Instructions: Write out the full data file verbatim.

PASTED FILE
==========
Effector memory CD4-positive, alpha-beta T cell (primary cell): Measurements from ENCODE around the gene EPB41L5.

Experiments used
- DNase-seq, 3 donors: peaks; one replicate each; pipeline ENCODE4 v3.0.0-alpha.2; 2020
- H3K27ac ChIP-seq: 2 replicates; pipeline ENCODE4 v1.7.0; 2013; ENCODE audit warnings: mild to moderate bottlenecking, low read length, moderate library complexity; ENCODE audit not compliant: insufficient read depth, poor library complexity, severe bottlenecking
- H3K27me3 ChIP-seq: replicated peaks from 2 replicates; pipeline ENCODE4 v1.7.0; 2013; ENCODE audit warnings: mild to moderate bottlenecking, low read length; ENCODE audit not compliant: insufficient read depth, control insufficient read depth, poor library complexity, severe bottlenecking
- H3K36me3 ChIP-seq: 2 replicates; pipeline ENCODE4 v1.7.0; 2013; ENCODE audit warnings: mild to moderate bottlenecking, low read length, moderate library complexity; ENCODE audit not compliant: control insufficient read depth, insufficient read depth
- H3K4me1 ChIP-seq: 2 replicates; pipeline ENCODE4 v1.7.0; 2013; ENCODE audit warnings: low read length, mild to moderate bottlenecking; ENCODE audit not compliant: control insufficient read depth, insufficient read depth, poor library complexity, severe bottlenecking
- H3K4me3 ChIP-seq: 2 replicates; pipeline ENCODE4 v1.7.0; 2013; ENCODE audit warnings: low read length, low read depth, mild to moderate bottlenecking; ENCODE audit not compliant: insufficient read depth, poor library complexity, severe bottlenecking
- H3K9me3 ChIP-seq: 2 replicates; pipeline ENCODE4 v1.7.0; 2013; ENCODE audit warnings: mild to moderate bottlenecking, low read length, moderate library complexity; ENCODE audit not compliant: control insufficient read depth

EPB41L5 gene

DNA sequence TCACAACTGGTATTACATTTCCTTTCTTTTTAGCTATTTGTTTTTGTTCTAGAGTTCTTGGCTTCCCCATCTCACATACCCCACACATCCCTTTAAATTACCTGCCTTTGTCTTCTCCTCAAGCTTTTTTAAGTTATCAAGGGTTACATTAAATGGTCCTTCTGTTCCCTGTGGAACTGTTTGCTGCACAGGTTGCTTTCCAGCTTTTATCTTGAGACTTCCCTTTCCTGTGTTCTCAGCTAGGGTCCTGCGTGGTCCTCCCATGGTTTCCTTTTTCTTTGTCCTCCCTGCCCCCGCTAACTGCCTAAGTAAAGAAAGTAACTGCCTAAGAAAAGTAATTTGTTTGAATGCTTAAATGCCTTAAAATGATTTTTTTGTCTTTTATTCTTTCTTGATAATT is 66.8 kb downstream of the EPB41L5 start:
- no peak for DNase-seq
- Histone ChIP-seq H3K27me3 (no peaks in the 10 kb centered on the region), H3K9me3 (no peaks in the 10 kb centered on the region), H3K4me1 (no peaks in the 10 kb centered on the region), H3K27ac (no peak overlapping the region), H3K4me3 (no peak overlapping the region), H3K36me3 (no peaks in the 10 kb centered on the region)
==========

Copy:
Effector memory CD4-positive, alpha-beta T cell (primary cell): Measurements from ENCODE around the gene EPB41L5.

Experiments used
- DNase-seq, 3 donors: peaks; one replicate each; pipeline ENCODE4 v3.0.0-alpha.2; 2020
- H3K27ac ChIP-seq: 2 replicates; pipeline ENCODE4 v1.7.0; 2013; ENCODE audit warnings: mild to moderate bottlenecking, low read length, moderate library complexity; ENCODE audit not compliant: insufficient read depth, poor library complexity, severe bottlenecking
- H3K27me3 ChIP-seq: replicated peaks from 2 replicates; pipeline ENCODE4 v1.7.0; 2013; ENCODE audit warnings: mild to moderate bottlenecking, low read length; ENCODE audit not compliant: insufficient read depth, control insufficient read depth, poor library complexity, severe bottlenecking
- H3K36me3 ChIP-seq: 2 replicates; pipeline ENCODE4 v1.7.0; 2013; ENCODE audit warnings: mild to moderate bottlenecking, low read length, moderate library complexity; ENCODE audit not compliant: control insufficient read depth, insufficient read depth
- H3K4me1 ChIP-seq: 2 replicates; pipeline ENCODE4 v1.7.0; 2013; ENCODE audit warnings: low read length, mild to moderate bottlenecking; ENCODE audit not compliant: control insufficient read depth, insufficient read depth, poor library complexity, severe bottlenecking
- H3K4me3 ChIP-seq: 2 replicates; pipeline ENCODE4 v1.7.0; 2013; ENCODE audit warnings: low read length, low read depth, mild to moderate bottlenecking; ENCODE audit not compliant: insufficient read depth, poor library complexity, severe bottlenecking
- H3K9me3 ChIP-seq: 2 replicates; pipeline ENCODE4 v1.7.0; 2013; ENCODE audit warnings: mild to moderate bottlenecking, low read length, moderate library complexity; ENCODE audit not compliant: control insufficient read depth

EPB41L5 gene

DNA sequence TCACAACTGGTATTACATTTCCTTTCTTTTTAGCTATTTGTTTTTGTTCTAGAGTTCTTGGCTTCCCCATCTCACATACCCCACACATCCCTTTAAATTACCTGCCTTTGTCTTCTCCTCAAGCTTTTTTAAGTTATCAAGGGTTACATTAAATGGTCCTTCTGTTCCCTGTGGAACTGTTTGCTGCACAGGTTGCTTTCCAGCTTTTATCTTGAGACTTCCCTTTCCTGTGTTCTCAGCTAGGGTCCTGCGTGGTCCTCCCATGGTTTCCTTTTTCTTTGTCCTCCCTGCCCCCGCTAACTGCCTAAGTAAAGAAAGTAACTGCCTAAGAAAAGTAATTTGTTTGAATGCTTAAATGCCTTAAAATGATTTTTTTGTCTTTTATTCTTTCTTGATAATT is 66.8 kb downstream of the EPB41L5 start:
- no peak for DNase-seq
- Histone ChIP-seq H3K27me3 (no peaks in the 10 kb centered on the region), H3K9me3 (no peaks in the 10 kb centered on the region), H3K4me1 (no peaks in the 10 kb centered on the region), H3K27ac (no peak overlapping the region), H3K4me3 (no peak overlapping the region), H3K36me3 (no peaks in the 10 kb centered on the region)